‘Dump (Matsumoto) was 100 kg, and I thought I should get up to that point. I was eating McDonalds and Yoshinoya that fans bought for breakfast. Even with all I ate I could only make it to 92 kilos. Steroids got me to 100.’
‘I did a lot of dumb stuff when I was young. I talked to the ajw doctor about them (steroids). I was told it’d make me mentally unstable, I’d grow hair everywhere, I’d stop having periods.. but I wanted to be bigger that badly. I wanted people to think I wasn’t of this planet’
Nakano ‘balancing diet, thinking about eating right to add muscle, it wasn’t really a thing. Lots of girls’ ring gear covered their stomachs. As long as you’re big, that’s enough, we thought. The baby faces maybe gave some thought to that but we (heels) weren’t living like women’
Nakano ‘in a match with Aja (Kong), not the cage match but the title match after, I broke my orbital bone and had bleeding inside my head. I was laid out for three days only able to take water. With my hair up, still!’
‘They called an ambulance for Aja, but I wound up having to take hers because I was more serious. Then they called another for her. There was a karate tournament nearby as well, and these karate people were in the hospital too. Me, Aja and karate masters in the same ward.’
After retiring, Bull went from 115 kg to 65 kg in three months. She went on a diabetic diet of under 1200 calories a day, and went to the gym and the pool every day.
Akira Maeda ‘when I started in the New Japan Dojo, the budget for chanko was 20,000 Yen every day. You have to remember, the average initial salary for a university graduate was about 80,000, 100,000 a month at the time’
Maeda ‘20,000 a day on food, and at times we were down to five or six people, because a lot of guys couldn’t take it and quit. But we had to use this money every day. We were buying 3,4 kilos of meat, *per meal*. Anything we left over we fed to Inoki’s pet St.Bernard’
Maeda ‘the NJPW Dojo at the time was this prefab place, and we trained with the windows shut in summer. Seriously, if it was 30 degrees out, it was 47,48 in there. There was a reason for that’
’at the time, buildings like Kuramae Sumo Hall didn’t have a/c. In the middle of summer, we’d wrestle in 40 degree heat in the middle of the ring. For Inoki it was hotter than that in the main event because everyone else had been in there. You had to condition yourself for that’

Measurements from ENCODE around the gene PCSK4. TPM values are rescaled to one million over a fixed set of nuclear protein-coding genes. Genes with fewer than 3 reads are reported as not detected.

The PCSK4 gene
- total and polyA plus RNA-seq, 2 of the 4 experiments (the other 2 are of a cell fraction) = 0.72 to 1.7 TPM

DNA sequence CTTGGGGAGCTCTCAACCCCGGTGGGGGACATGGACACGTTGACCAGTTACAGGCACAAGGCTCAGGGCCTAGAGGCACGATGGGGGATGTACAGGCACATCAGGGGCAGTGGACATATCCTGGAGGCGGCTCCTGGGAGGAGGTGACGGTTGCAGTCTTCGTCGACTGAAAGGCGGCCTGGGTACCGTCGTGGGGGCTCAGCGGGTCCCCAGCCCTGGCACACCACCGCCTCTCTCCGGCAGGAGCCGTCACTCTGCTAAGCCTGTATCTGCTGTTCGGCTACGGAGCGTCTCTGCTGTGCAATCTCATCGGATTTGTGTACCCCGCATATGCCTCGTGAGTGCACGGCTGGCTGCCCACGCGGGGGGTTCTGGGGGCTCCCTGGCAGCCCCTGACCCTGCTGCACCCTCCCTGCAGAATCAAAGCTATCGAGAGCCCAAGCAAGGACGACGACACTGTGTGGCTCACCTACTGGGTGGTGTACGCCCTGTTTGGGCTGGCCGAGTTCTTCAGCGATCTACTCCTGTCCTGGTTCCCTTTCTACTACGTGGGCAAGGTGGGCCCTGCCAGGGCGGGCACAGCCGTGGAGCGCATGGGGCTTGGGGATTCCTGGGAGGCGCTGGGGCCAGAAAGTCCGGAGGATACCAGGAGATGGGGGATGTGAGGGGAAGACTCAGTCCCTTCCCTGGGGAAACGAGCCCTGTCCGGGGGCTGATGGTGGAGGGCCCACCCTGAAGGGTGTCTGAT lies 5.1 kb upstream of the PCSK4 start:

Maeda ‘they didn’t let us drink water during training. I’d lose 7 kilos every day. I’d go to the toilet and be this close to drinking the water out the toilet bowl.’
Shiro Koshinaka: ‘I hated training, and I hated eating even more. No matter how much I ate I’d be made to eat more. I came in at 80kg, and was the smallest. (Atsushi) Onita was next but he was already 100kg. Baba said that I could go on excursion if I reached 100kg.’
‘(The great) Kabuki said to me “you should drink five liters of water every morning. Water’s heavy, that’ll get you big”. You had to do what your senpai told you. So I did it, drank five liters of water, pissed five liters of water right out. I think that was Kabuki’s plan’
Koshinaka talks about being young on old AJPW tours. Before the days of 34 hour convenience stores, the boys would get wasted and he would be sent to find an off license and hammer at the door until the store owner woke up and could sell him some booze.
Koshinaka ‘In Sapporo we were in this place with Tenryu and Choshu. They called me over and they had these big, 700ml beer steins right? Only they’d filled them up with wine. “Koshinaka, C’mere and drink these”.’
‘Next thing I remember I’m laid out in my room clutching the hotel phone receiver. I think I was probably trying to call for help’
Koshinaka ‘Once when I was Baba’s assistant we were touring in Holkkaido. For some reason we had to head to the next place right after the matches that night. We’re in this town and there’s just nowhere to eat at that time but McDonald’s.’
‘It was me, Baba, and some staff. We’re starving. I asked Baba “sir, there’s nothing here except McDonald’s. Let’s eat there”. And Baba says “no way”. He said that the staffers and I could eat there but he wouldn’t. “I’m not eating that trash”.’
‘Baba hadn’t eaten anything. I got a Fillet O’ Fish, gave it to him: “please, sir, just eat this”. He grudgingly eats it. There’s a long pause, then “this is the most delicious thing I’ve ever eaten”. Every day for the next week he yelled “Koshinaka! Go and buy the fish thing!”’
Koshinaka on being in Mexico with Misawa ‘I survived because we were together. He was 4 years my junior but we had to do things together, senpai kohai was out the window. In Japan I was a lower kid carder but in Mexico, main events.’
‘Weekends were in Mexico City, but we were wrestling every day during the week. You’d go to the office, get your schedule but that was it. Whether you made these towns by plane, bus or train, that was on you to decide and figure out.’
‘But you were paid based on how many tickets they’d sold. I’d have matches where I was spending 800 Yen each way making it to a town, and then my payoff was 1500 Yen.’
When Chigusa Nagayo was training with AJW, the girls had rice but nothing else. With no money either, Nagayo would put Tabasco sauce on the rice just so it tasted of something.